AK: Seizure of luggage and shipping back to Anchorage for dog sniff violated U.S. v. Place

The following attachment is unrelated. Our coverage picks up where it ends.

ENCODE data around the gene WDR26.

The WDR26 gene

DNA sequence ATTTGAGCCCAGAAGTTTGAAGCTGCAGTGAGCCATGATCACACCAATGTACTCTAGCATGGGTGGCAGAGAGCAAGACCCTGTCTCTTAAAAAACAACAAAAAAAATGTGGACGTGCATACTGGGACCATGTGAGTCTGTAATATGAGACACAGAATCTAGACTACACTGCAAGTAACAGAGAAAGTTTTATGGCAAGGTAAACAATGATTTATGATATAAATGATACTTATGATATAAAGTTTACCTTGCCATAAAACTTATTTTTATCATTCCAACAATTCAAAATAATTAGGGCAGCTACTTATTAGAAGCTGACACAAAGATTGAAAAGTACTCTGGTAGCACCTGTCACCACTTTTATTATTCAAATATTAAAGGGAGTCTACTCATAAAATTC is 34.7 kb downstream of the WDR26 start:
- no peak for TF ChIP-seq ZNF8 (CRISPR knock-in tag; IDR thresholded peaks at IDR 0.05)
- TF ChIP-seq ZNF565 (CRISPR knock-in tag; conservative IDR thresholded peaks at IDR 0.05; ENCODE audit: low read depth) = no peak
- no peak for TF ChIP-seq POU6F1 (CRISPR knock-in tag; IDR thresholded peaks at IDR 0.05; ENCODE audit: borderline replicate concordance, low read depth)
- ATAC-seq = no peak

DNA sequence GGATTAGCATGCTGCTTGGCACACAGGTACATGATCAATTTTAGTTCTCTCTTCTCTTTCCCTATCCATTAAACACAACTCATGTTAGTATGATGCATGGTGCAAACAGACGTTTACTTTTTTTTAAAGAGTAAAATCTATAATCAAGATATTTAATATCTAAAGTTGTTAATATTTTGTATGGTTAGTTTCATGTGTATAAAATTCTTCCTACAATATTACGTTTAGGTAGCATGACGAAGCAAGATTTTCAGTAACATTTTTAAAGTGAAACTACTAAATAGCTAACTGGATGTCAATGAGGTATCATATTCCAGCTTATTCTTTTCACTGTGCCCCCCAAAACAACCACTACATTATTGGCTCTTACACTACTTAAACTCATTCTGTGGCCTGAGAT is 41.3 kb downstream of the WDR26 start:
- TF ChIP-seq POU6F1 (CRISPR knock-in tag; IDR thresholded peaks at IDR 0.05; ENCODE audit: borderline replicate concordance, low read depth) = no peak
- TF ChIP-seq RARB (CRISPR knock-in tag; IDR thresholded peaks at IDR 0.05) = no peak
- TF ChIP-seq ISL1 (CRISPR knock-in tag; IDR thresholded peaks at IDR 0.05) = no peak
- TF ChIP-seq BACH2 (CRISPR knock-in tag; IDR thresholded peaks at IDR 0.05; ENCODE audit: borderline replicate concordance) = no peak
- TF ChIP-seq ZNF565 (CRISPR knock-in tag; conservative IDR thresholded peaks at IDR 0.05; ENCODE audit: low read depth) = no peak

When defendant arrived by plane to Dillingham, Alaska, officers, tipped off by a CI, asked for consent to search defendant’s suitcases for marijuana. He refused. They seized the suitcases and applied to a magistrate for a warrant. The magistrate said that the informant hearsay failed Aguilar-Spinelli, which is still the standard in Alaska. He invited them to get more information and present it again. Instead, the officers refused to return them, kept the suitcases, and shipped them to Anchorage on the morning plane so the Alaska State Troopers could do a dog sniff. A dog sniffed and alerted, and a warrant was issued on that. The motion to suppress should have been granted. Shipping the bags to Anchorage violated United States v. Place, and it was unreasonable to deprive defendant over his property for way so long. Telling him that he’d get them back eventually doesn’t make an unconstitutional seizure a constitutional one. Moore v. State, 2016 Alas. App. LEXIS 101 (May 27, 2016).

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